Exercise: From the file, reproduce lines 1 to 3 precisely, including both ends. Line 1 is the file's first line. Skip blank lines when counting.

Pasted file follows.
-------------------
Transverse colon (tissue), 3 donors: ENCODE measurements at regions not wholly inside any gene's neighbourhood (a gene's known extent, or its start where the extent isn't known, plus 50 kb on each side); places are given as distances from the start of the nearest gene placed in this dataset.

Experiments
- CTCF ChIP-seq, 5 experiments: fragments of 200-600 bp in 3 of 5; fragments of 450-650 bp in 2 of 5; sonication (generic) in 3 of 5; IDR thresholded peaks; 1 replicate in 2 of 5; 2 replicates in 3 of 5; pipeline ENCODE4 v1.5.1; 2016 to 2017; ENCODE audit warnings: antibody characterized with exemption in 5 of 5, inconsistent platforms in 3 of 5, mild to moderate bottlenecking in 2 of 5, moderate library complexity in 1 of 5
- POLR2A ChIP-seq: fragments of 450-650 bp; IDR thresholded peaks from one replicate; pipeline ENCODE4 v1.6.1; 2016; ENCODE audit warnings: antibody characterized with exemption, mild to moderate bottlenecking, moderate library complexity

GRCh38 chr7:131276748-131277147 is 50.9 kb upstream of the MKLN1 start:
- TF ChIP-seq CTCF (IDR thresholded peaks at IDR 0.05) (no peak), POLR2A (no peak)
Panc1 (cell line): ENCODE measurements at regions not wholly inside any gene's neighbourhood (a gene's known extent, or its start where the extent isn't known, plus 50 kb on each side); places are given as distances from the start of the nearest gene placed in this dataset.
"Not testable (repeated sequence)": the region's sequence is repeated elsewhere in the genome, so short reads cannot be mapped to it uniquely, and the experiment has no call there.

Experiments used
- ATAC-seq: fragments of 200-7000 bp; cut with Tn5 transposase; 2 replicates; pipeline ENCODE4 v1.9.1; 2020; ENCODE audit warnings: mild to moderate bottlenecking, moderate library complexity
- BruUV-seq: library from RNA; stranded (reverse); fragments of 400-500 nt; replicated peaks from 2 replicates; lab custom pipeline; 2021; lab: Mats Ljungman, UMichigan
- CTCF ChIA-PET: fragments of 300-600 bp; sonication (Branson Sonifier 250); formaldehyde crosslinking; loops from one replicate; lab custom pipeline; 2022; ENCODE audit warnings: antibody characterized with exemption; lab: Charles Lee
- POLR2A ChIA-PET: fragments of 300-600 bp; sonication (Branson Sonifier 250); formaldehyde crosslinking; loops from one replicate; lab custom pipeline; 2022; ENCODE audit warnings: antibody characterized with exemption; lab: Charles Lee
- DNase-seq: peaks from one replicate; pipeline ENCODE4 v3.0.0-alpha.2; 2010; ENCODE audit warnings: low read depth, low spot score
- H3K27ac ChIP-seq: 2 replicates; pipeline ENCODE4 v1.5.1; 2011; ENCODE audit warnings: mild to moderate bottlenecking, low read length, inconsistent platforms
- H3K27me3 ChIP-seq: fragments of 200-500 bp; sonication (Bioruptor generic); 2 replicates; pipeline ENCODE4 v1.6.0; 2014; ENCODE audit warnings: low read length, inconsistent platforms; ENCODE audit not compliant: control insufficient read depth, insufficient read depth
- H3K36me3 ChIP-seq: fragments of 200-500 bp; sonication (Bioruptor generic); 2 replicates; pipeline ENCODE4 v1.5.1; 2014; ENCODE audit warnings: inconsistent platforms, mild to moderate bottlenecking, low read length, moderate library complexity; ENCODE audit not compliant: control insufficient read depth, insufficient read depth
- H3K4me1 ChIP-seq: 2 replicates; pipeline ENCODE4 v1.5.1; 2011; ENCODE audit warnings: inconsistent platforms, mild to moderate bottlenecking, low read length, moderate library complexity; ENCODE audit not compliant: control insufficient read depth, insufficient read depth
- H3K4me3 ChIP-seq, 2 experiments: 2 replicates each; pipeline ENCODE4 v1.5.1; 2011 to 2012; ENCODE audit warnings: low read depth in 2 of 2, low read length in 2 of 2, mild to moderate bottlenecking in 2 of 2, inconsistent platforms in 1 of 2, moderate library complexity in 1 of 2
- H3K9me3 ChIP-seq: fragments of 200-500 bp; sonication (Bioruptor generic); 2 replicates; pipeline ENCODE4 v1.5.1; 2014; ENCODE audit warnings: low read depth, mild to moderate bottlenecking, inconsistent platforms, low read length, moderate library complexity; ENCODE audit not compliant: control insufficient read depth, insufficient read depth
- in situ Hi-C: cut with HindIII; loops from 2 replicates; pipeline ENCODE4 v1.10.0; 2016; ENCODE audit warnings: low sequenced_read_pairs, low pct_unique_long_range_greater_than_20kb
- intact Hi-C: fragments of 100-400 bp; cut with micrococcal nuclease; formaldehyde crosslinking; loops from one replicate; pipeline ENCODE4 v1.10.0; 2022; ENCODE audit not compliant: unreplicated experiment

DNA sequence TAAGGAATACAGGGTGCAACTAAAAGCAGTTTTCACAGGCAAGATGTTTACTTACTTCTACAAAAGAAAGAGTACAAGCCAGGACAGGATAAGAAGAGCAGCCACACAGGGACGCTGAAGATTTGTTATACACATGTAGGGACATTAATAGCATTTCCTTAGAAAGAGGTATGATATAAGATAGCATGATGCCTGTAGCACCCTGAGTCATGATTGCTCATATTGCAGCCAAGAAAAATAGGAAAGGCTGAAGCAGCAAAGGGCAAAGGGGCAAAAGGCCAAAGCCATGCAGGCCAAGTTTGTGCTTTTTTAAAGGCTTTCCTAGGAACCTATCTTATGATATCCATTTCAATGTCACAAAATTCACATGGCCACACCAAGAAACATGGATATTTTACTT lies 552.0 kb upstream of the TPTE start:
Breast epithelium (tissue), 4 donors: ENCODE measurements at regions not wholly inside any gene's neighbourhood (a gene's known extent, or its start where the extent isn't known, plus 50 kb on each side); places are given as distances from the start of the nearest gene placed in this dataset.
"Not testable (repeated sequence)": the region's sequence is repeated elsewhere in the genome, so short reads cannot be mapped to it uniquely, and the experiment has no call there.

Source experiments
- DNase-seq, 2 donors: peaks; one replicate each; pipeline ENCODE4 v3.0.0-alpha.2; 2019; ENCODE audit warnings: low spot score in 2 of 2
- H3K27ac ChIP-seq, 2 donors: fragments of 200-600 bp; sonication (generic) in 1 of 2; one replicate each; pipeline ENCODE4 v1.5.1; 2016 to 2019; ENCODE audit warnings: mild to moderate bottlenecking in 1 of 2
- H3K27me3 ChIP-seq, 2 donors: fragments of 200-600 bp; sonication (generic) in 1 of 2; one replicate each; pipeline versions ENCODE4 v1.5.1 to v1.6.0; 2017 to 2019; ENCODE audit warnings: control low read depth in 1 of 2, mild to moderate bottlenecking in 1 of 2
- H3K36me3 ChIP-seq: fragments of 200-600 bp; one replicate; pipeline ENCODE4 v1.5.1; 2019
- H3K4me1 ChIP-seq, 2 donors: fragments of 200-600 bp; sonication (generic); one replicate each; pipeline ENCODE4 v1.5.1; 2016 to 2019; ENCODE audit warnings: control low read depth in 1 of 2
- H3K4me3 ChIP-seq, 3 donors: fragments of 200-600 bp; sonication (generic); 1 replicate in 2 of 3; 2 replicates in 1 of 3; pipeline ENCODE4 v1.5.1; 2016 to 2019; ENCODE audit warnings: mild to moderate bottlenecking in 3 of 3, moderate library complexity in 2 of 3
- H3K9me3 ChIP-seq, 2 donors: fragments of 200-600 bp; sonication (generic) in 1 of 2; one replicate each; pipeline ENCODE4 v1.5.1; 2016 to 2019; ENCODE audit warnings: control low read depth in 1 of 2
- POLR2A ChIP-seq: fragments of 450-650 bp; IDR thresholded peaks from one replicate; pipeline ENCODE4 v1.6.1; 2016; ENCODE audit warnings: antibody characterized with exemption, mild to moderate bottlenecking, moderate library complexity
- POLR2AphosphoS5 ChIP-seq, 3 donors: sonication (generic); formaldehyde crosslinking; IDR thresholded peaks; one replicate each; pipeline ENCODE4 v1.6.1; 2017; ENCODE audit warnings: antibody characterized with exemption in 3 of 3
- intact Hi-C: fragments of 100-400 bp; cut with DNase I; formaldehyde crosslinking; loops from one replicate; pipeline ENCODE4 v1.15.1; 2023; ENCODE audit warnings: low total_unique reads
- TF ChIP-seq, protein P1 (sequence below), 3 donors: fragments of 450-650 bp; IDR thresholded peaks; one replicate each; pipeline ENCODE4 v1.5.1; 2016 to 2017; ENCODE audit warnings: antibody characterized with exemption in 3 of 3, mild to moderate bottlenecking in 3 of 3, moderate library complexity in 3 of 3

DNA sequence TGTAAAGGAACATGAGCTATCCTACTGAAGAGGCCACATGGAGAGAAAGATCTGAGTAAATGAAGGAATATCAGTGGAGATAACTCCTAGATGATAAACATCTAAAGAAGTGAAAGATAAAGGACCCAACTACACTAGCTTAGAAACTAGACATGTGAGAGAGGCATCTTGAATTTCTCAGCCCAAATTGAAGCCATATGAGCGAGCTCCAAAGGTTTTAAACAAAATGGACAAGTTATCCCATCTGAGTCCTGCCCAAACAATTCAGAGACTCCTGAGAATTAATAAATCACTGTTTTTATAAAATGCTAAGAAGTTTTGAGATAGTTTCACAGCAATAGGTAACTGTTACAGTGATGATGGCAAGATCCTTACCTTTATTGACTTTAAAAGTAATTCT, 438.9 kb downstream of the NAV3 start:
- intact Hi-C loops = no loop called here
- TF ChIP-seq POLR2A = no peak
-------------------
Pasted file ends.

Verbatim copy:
Transverse colon (tissue), 3 donors: ENCODE measurements at regions not wholly inside any gene's neighbourhood (a gene's known extent, or its start where the extent isn't known, plus 50 kb on each side); places are given as distances from the start of the nearest gene placed in this dataset.

Experiments
- CTCF ChIP-seq, 5 experiments: fragments of 200-600 bp in 3 of 5; fragments of 450-650 bp in 2 of 5; sonication (generic) in 3 of 5; IDR thresholded peaks; 1 replicate in 2 of 5; 2 replicates in 3 of 5; pipeline ENCODE4 v1.5.1; 2016 to 2017; ENCODE audit warnings: antibody characterized with exemption in 5 of 5, inconsistent platforms in 3 of 5, mild to moderate bottlenecking in 2 of 5, moderate library complexity in 1 of 5